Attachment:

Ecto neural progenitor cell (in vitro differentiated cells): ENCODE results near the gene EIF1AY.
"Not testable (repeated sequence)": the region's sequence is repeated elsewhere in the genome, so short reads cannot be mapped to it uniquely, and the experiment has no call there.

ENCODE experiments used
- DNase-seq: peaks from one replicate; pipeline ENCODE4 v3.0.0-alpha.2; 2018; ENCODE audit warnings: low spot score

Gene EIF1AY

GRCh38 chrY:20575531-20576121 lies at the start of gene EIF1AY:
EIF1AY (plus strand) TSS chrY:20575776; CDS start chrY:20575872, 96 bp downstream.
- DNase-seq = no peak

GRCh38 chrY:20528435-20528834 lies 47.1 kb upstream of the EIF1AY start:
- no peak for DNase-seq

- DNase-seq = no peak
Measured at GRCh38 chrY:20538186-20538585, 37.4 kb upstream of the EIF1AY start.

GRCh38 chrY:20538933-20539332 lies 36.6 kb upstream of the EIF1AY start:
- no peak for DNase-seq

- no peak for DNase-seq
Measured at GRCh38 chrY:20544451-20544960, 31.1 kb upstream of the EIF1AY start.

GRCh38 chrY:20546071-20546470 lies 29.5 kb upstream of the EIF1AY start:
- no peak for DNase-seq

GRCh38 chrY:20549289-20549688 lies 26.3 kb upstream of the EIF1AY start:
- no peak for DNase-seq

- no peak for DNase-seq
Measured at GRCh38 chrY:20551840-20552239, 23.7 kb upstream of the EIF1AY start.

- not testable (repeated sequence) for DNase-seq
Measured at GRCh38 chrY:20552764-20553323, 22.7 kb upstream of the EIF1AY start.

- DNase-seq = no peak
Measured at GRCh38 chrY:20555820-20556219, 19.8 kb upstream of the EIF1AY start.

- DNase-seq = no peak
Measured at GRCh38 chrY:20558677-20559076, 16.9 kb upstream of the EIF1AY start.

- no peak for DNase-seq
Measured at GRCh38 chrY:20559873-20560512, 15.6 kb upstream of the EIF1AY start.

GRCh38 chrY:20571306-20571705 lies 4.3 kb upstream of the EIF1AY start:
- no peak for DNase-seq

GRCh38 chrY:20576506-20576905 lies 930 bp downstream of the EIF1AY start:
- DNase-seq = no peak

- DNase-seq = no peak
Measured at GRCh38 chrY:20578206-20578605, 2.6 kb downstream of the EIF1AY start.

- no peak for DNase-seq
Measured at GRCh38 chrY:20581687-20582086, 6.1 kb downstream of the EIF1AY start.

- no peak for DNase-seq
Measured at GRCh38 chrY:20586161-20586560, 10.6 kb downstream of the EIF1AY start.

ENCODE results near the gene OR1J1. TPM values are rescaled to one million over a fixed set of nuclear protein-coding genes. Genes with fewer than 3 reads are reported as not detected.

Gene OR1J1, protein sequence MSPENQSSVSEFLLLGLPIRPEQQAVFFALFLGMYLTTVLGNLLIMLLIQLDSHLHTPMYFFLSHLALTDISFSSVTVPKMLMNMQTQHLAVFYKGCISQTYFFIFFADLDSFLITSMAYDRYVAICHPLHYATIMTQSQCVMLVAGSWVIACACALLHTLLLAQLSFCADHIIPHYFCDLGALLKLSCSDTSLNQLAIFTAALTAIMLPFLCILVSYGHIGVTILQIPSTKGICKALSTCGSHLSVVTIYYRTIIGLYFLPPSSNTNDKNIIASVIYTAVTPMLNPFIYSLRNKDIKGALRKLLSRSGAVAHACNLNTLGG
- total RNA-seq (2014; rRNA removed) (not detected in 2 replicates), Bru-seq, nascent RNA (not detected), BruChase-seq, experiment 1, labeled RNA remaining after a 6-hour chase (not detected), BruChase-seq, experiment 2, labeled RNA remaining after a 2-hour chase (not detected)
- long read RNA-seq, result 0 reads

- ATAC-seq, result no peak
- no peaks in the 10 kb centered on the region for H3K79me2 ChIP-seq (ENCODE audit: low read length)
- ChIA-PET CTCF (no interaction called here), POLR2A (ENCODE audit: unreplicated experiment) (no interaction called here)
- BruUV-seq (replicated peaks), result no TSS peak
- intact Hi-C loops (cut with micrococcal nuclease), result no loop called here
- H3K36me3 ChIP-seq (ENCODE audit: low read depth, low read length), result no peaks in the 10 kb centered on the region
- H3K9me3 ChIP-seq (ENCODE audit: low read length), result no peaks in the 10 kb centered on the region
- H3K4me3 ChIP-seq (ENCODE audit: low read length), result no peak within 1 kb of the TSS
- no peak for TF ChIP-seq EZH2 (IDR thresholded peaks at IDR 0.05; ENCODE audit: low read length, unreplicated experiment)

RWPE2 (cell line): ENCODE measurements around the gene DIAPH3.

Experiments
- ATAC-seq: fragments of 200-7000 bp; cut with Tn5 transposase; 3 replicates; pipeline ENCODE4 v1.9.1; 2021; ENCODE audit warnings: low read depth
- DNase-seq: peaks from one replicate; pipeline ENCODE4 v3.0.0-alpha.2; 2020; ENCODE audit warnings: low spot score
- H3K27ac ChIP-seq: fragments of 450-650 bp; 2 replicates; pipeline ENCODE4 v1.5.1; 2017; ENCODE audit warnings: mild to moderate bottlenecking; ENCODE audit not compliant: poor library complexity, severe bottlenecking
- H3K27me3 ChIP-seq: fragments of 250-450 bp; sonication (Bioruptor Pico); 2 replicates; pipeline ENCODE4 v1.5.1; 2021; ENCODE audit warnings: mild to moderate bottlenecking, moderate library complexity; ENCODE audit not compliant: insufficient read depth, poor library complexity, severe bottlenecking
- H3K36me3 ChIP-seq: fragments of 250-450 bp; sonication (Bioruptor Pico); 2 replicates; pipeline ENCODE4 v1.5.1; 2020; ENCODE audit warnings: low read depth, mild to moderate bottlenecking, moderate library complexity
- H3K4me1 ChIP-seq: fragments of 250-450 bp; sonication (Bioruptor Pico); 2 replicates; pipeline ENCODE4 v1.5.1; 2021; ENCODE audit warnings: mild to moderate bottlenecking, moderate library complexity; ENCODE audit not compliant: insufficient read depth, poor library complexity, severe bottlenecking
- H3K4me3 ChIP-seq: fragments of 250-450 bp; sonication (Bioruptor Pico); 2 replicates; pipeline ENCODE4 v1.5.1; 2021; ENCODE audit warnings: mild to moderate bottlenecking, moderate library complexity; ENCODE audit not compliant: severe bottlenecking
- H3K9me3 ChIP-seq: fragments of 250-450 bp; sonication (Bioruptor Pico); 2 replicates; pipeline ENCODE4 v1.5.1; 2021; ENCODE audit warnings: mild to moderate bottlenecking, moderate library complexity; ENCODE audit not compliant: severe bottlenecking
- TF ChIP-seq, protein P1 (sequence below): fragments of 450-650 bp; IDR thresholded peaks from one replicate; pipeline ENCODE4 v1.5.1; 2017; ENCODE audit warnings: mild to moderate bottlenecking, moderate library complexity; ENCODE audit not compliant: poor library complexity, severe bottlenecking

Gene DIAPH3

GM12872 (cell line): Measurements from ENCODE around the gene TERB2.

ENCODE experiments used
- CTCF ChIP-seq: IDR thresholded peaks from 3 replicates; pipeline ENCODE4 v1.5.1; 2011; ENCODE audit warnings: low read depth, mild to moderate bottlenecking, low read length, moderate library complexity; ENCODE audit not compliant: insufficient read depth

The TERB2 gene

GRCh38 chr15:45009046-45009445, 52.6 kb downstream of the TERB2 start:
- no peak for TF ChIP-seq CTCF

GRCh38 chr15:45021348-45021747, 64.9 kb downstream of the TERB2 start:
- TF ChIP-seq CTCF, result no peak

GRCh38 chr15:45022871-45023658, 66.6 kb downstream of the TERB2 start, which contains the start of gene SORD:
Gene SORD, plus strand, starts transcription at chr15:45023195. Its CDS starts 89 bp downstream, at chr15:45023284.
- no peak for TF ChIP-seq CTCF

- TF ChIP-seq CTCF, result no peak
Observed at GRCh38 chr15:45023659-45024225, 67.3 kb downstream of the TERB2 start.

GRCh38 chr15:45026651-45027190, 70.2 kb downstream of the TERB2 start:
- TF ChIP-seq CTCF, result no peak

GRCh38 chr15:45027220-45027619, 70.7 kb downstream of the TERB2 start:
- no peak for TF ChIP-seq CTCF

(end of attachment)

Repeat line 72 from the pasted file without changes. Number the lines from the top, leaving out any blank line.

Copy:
GRCh38 chr15:45021348-45021747, 64.9 kb downstream of the TERB2 start: